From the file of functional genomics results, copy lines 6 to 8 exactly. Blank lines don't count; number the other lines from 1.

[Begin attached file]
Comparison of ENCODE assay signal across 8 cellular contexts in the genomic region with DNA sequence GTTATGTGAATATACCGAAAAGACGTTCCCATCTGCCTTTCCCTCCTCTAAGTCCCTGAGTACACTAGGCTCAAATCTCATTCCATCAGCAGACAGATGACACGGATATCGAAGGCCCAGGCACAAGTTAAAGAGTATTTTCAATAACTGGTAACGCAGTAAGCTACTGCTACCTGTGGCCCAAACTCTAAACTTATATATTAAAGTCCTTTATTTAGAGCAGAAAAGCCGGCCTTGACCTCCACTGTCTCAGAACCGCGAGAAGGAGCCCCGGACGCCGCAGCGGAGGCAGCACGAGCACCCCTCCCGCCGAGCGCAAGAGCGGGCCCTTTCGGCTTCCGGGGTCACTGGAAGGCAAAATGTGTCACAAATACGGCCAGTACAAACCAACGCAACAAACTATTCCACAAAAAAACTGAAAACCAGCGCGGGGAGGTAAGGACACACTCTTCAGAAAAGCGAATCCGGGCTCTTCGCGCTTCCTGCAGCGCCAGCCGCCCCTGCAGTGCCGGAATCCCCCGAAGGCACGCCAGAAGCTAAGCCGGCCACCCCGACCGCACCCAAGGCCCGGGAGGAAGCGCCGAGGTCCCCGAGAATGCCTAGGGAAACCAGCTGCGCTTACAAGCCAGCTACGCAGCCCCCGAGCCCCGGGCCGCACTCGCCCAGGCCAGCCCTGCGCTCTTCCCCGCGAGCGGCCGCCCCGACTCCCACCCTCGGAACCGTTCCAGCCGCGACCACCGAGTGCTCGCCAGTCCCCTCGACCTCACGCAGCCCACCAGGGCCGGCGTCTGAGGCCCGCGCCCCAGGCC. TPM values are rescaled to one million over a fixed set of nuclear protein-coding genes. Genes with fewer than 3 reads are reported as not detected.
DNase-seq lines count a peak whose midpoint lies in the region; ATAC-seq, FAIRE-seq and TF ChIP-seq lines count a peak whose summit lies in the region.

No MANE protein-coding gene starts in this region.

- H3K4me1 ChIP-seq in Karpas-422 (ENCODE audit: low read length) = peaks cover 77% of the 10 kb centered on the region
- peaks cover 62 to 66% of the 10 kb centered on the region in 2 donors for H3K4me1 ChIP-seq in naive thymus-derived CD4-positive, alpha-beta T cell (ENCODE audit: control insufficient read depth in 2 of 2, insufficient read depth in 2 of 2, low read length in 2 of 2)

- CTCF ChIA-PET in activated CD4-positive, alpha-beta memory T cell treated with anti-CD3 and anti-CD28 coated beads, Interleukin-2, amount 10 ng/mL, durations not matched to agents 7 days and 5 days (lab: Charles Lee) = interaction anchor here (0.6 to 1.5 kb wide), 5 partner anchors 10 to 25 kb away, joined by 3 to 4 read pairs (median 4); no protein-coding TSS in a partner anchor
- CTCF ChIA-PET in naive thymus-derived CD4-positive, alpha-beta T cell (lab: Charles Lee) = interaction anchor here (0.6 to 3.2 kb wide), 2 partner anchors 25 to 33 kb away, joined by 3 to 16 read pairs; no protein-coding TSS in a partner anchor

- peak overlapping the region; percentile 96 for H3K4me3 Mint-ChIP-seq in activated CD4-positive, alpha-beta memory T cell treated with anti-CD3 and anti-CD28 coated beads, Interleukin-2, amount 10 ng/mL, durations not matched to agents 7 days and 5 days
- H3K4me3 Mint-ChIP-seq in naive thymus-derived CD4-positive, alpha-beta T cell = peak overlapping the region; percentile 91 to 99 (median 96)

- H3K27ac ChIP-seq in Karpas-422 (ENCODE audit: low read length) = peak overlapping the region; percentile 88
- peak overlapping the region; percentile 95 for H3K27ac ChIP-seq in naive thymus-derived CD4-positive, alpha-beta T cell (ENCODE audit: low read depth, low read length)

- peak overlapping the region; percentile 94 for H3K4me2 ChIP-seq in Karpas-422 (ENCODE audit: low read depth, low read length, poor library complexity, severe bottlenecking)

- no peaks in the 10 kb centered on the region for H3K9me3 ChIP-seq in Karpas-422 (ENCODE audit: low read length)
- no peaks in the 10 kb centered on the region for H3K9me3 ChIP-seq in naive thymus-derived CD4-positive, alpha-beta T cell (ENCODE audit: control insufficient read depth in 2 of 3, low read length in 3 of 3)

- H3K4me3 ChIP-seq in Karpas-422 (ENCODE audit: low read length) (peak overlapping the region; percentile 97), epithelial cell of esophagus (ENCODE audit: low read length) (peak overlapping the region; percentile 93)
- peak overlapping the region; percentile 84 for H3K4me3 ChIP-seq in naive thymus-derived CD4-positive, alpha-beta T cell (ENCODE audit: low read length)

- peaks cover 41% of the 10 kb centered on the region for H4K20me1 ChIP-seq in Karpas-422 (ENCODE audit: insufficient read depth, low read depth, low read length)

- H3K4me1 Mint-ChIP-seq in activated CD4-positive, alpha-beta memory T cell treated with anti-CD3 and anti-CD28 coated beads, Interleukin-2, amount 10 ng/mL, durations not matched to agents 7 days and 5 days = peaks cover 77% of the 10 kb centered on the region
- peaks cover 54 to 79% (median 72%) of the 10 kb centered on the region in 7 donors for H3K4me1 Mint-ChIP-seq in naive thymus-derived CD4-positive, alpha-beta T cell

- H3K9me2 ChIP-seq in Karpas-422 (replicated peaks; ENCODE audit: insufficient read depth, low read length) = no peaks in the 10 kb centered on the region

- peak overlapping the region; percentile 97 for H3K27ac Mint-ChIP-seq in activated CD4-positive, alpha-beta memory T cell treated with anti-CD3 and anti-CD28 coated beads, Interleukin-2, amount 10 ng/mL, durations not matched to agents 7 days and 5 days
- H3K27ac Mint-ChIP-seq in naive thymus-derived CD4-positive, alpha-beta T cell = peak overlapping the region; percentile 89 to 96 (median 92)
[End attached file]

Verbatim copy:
- CTCF ChIA-PET in activated CD4-positive, alpha-beta memory T cell treated with anti-CD3 and anti-CD28 coated beads, Interleukin-2, amount 10 ng/mL, durations not matched to agents 7 days and 5 days (lab: Charles Lee) = interaction anchor here (0.6 to 1.5 kb wide), 5 partner anchors 10 to 25 kb away, joined by 3 to 4 read pairs (median 4); no protein-coding TSS in a partner anchor
- CTCF ChIA-PET in naive thymus-derived CD4-positive, alpha-beta T cell (lab: Charles Lee) = interaction anchor here (0.6 to 3.2 kb wide), 2 partner anchors 25 to 33 kb away, joined by 3 to 16 read pairs; no protein-coding TSS in a partner anchor

- peak overlapping the region; percentile 96 for H3K4me3 Mint-ChIP-seq in activated CD4-positive, alpha-beta memory T cell treated with anti-CD3 and anti-CD28 coated beads, Interleukin-2, amount 10 ng/mL, durations not matched to agents 7 days and 5 days